By this stage, I have to say that I was starting to find it harder and harder to get myself to the gym to go through the routines. I realised that I needed to add some sort of variety to
my program, so at the New Years weekend I decided to do my first class. I looked at all the alternatives, and assessed what I thought I could do, and couldn’t do. I have done yoga before, and enjoyed it, but felt that it wasn’t dynamic enough to maintain the body profile I was aiming for. I still haven’t tried Pilates, but it is on my list. Anything that involved balance was out due to peripheral neuropathy in the feet…the numb type, not the painful. This means I have no feeling in my feet and ankles. Anything involving too much co-ordination was out as I’m unco-ordinated at the best of times, and anything done in dark rooms – such as Spin – was out, as I’m partially blind and have night-blindness. So, this left me with Body Pump, a class that involves dynamic work with weights, and is very muscle and cardio-orientated. You really push your heart rate up doing these classes. I found I really loved Pump, and have stuck with it right through to recently. I avoid lunges for balance reasons, and do squats instead, which means a double session of squats every class, which can really push you to your limits, especially when you have 25- 28 kgs of weight sitting on your upper back to add to the challenge. So, I started doing two morning classes a week on Monday and Friday, and usually the token male in the class at that time of day, and did one day a week in the weight room to work whatever muscles didn’t get worked in the class.

Having just moved from Sydney to Brisbane, I found the break in routine disconcerting, and it took time to get back into the rhythm. But a deal from our local Goodlife gym got me back into the groove, and I returned to my Body Pump class. Having done this weights class for four years now it has its disadvantages. Because of the pace of the class, you don’t really have the opportunity to challenge yourself, as you don’t have the time to swap and change weights. It had reached the stage where I was really using the class for its cardio benefit, and boy don’t you get a cardio workout! I have had three different resistance workout programs on the main floor, including a isometric/fitness ball/body weight program which I derived a lot of benefit from.. However, we have moved on again.

I have now gotten so tied up in the fitness and health lifestyle that this year I decided to get my Certificate III in Fitness at Southbank Institute of Technology. This has had an incredible influence on how I now view fitness in general, and exercise. A dispute with my Goodlife gym when they ripped me off when canceling my membership – DO NOT USE GYMS THAT TIE YOU INTO CONTRACTS – has meant I have moved on to a new gym and now use my local Jetts’. So, no group fitness classes any more, but with my new knowledge I’ve also moved on from that style of exercise. Having used gyms now for four years to just get fit and maintain it, it’s time to up the ante. There is nothing wrong with just staying fit, but without a real challenge it can be demotivating. Personal Trainers are affordable through Jetts. If you can workout unsupervised, you pay them a monthly “retainer”, and once a month they do your body fat and muscle mass measurements, do a fitness test and set you up with a new program. I am now moving on from general fitness, into the world of hypertrophy – building up muscle strength and mass. This really is starting to push my limits, and is really inspiring me to challenge myself. Six weeks in and big changes are happening already. I am slowly starting to bulk up, and my strength has increased considerably. I’m starting to pump weights that really surprise me, and every time I think to myself “I’ll never get through more than one set at this weight”…I get up to three sets. Limitations really are in your mind. I am also now doing what I said I would never do – supplements. I use a pre and post workout amino acid supplement, and mid-workout boost supplement. Why…well, I’ve been researching, and the consensus seems to be that they are beneficial. And they really do give you a boost, aid the prevention of muscle fatigue during my workout, and help with muscle recovery after. They only seem to last for the period of my workout, so no lingering affects. However, I had stipulations; they couldn’t overtax my system, had to have some ongoing body fat burning benefit – called thermogenesis – and no side effects. I have around 8% body fat that I shouldn’t have, and it is sitting around my stomach and hips – typical male – and just will not go. Time to get the big guns out! My goal for this summer is to appear at the pool in Speedos, and not feel self-conscious. I don’t feel the need to have a six or eight-pack abs, but I would like a “V” shape, and a flat stomach. I feel that goal is within reach at this time.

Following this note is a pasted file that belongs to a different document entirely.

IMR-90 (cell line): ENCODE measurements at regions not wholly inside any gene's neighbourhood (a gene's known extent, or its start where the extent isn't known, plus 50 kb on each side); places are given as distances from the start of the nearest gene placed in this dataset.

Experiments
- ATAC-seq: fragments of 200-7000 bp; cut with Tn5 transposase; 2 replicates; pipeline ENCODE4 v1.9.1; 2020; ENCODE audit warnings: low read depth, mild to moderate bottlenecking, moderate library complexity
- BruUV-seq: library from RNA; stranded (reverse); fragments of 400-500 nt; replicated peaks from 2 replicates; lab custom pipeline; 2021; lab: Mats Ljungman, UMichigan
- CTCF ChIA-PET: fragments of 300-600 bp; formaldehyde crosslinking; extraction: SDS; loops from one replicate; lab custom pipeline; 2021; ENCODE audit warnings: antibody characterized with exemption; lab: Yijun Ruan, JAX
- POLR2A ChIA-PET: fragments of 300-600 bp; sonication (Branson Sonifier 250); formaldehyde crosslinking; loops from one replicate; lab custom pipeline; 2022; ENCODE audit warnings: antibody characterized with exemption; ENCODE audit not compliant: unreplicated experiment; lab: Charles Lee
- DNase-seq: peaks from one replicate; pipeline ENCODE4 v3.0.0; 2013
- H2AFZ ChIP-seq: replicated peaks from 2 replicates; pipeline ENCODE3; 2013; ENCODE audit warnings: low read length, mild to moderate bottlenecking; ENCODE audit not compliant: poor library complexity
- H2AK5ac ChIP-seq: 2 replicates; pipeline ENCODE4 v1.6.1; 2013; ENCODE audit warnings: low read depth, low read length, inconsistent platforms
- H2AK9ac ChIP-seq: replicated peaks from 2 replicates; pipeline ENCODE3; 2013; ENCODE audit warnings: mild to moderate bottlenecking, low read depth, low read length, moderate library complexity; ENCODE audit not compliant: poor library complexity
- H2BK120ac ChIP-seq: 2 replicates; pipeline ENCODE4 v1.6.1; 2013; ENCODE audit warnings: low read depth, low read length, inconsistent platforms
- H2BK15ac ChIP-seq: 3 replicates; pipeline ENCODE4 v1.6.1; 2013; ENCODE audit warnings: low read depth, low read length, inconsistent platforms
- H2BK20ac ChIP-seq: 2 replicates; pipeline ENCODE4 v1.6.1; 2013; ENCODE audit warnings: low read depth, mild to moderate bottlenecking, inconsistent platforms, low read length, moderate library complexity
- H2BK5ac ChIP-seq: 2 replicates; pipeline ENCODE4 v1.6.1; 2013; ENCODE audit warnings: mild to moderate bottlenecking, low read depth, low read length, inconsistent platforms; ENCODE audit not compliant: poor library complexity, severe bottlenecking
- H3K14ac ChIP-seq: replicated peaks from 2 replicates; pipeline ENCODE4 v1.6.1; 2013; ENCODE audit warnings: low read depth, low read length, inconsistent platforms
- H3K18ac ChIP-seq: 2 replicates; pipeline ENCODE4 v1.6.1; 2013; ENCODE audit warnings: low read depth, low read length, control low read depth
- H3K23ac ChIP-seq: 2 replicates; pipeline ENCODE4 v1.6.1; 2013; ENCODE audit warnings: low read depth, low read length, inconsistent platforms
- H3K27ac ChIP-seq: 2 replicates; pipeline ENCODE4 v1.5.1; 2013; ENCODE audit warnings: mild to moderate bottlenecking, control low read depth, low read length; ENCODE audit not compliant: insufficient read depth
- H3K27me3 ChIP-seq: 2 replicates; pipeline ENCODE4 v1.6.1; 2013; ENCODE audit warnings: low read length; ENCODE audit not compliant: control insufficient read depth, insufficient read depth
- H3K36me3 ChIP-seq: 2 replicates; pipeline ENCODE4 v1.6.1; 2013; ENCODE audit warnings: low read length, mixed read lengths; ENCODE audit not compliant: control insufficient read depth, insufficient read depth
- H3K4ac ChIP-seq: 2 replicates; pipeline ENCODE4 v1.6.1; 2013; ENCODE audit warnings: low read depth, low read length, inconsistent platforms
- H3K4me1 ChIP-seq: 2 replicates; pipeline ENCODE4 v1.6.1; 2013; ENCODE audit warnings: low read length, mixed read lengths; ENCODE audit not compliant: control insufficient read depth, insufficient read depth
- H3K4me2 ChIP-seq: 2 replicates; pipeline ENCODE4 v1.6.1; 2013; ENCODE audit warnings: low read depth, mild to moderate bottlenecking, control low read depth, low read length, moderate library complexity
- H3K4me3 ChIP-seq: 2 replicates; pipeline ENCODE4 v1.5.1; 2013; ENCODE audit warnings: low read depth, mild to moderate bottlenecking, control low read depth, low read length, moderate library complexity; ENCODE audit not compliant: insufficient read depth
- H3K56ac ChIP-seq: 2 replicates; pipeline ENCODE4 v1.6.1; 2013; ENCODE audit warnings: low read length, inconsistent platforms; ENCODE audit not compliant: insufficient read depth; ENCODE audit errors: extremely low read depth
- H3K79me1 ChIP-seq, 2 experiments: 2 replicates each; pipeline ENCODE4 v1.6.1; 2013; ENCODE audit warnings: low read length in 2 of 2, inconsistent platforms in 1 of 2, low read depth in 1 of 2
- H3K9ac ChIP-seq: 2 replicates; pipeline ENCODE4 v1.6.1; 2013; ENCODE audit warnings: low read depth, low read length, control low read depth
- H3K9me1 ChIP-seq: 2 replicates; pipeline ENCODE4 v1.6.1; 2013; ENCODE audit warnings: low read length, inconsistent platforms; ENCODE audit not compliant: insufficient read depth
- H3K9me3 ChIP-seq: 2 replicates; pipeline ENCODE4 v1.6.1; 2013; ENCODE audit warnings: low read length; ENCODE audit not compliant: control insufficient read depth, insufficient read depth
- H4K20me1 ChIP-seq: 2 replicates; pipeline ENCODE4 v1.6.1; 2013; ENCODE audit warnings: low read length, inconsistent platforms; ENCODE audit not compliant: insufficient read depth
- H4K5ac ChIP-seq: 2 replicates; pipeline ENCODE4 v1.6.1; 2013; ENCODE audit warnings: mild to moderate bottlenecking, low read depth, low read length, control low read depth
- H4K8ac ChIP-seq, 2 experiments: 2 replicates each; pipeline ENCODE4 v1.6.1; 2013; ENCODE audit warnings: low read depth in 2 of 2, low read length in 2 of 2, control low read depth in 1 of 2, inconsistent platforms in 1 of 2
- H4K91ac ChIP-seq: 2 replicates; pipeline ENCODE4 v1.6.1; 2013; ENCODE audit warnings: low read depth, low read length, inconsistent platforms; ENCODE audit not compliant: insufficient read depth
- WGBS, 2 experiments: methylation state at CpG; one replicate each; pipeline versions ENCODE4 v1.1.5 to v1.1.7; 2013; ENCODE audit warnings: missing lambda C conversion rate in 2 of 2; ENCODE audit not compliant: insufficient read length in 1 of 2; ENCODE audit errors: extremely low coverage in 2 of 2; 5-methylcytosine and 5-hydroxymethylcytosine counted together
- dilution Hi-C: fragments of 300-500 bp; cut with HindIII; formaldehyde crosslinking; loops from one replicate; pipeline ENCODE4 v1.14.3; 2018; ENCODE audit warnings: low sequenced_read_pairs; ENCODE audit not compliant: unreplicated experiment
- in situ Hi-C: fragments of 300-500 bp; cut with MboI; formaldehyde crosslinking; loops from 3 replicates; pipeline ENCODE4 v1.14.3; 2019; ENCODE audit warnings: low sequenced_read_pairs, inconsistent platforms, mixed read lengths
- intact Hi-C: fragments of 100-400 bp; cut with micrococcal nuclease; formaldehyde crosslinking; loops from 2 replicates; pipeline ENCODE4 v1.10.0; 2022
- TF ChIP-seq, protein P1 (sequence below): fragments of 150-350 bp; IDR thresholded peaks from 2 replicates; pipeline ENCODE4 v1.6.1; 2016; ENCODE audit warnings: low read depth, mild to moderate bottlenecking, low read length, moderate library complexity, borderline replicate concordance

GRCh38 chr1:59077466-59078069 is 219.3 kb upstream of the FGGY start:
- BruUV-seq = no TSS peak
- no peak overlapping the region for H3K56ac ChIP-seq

So at this point in time, where do we sit? Our diet continues, but no longer to lose weight. It is now being used to maintain it. We have lived low fat/low sugar/portion-controlled for a couple of years now, and it has been very successful, and easy to maintain. With my new routine there will be some changes as I need to increase my calorie intake to about 2000 kilojoules a day so the body gets enough energy for the now tougher workouts, and I need to add in more fruit – I have never been a big fruit eater – so have started adding bananas and berries into my diet. I look great. I’m trim, have full flexibility, heaps of energy, and some body definition now. The cholesterol meds have gone bye-bye, one of the great benefits of being fit and healthy. I am now hopefully looking forward to a progressive ageing that will see me avoiding most, if not all, of the illnesses and crippling conditions currently associated with getting older. No walking sticks, Zimmer frames or mobility carts for this boy! I intend to be still pumping out sets of squats when i’m 80 – just watch me!

What would I recommend to other guys my age? If you smoke…STOP! If you have a bad diet…FIX IT – it’s not rocket science. Don’t think that walking the dog is all you need to do. You need to exert some energy! you need to sweat! If you are over-weight, do something about it! Look at the long-term, not the short. It is not about having the body beautiful, though it helps. It is about being fit and healthy, and prolonging your prospects for good health and wellbeing as you progress through the years. Don’t think, like I did, that looking fit and healthy is just for the young. The flow-on affects of a good exercise routine and good diet are endless, both in your public and private life. Look good and feel good – you’ll thank yourself for it

Tim Alderman
Copyright 2013